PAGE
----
A Practical Guide to Testing in DevOps is now available for purchase on LeanPub

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DevOps is the latest evolution in a history of changes to software development. Waterfall to Agile, Agile to DevOps, each step has created corresponding change in the role and activities of the tester. The steps may not be distinct in every organisation, but for simplicity let’s consider them separately.

In a waterfall environment, testers have sole ownership of test strategy and execution. We revel in thinking up our own test ideas, independently exploring the software, locating and then reporting problems that we discover. Though we work with developers, business analysts, designers, test managers, and others, there is comfort in knowing that testing as an activity belongs to us. Testing is our role and our identity in the team.

In an agile environment, testing becomes an activity that the development team own together. The team think of test ideas. The team explore the software. With a variety of perspectives, the team find a variety of problems to discuss and resolve together.

The relationship between testing and the business changes too. Discussions about requirements became more collaborative through Behaviour Driven Development, the importance of acceptance testing is diluted by day-to-day business involvement in the development process, and fast feedback on iterative releases tempers the need for exhaustive pre-release checks. All these activities influence testing.

Agile challenges our definition of testing and ownership of testing as an activity. It changes the scope and pace of testing, engulfing the whole development team.

DevOps takes this challenge further.

DevOps pushes the development team to actively engage more widely within their organisation, beyond the roles that are involved in development to those that support it: operations infrastructure and monitoring, customer support, and analytics. This change broadens the network of people who collaborate, which will further extend the boundaries and nature of testing.

Understanding the skills, practices and tools available in areas that have historically been peripheral to the development team creates opportunities to push test activities outwards. Examples include on-demand cloud-based infrastructure that enables testing in a production-like environment, feedback from A/B test experiments provided by customer metrics, or beta testing groups that offer rapid customer feedback.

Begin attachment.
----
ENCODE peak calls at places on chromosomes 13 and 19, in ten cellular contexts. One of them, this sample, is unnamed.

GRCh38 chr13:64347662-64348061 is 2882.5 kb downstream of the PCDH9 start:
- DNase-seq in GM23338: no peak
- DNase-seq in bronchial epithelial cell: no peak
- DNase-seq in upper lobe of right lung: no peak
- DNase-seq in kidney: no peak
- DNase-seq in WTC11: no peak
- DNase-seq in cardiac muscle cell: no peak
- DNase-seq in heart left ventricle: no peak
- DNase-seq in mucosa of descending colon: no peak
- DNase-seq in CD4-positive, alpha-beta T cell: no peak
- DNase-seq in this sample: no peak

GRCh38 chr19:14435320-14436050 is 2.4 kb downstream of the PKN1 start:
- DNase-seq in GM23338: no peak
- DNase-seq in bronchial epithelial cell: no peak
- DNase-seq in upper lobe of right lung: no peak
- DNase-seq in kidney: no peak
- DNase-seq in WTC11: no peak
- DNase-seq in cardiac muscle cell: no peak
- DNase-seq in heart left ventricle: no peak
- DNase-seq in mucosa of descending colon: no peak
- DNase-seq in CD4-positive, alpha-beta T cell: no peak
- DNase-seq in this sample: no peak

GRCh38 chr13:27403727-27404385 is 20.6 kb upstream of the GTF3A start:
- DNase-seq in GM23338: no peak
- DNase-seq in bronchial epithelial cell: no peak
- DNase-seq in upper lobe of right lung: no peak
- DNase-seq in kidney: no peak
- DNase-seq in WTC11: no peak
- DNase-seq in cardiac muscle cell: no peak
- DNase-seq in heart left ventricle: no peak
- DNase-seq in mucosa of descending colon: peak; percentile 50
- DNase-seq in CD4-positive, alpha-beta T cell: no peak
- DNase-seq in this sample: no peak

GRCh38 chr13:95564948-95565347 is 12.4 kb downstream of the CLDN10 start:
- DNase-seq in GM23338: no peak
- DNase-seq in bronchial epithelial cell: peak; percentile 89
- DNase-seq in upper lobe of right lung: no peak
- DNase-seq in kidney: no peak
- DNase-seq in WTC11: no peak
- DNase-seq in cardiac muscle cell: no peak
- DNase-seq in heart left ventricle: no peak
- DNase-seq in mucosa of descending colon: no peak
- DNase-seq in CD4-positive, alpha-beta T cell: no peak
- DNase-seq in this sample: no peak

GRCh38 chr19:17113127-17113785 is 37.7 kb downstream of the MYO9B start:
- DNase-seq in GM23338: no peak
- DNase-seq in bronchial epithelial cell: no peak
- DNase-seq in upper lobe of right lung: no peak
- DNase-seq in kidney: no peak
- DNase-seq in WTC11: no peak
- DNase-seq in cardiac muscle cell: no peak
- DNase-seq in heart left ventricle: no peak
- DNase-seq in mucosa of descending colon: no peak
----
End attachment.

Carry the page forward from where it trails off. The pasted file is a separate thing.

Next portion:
On the flipside, information into the development team also changes. Problems that are discovered in real-time monitoring dashboards, customer support tickets, or unusual analytics reports are received directly for prioritisation and resolution.

The other facet of DevOps is speed. The aim of fostering a more collaborative culture is to achieve rapid and reliable releases. The pace of DevOps can be particularly challenging to testers who may struggle to find the right balance of investigating new features without impeding the release.

Automation is usually touted as the solution to speeding up testing, particularly by those who are driving change. Smart use of tools is usually the best way to go faster, though this need not be through automating testing within the development team. Improving production monitoring and alerting, coupled with a rapid automated deploy and rollback, could be just as effective.

Several definitions of DevOps exist in the software community. Some are tool-focused definitions that have strayed from the original intentions of the movement. To help you read this book, here are the definitions we will use. This section also explains DevOps, its relationship to continuous delivery and agile, and where testing fits.

What is DevOps? 

The DevOps movement was born in 2009. The focus of the movement is to bridge the gap between development and operations, to reduce the risk in deployment of software.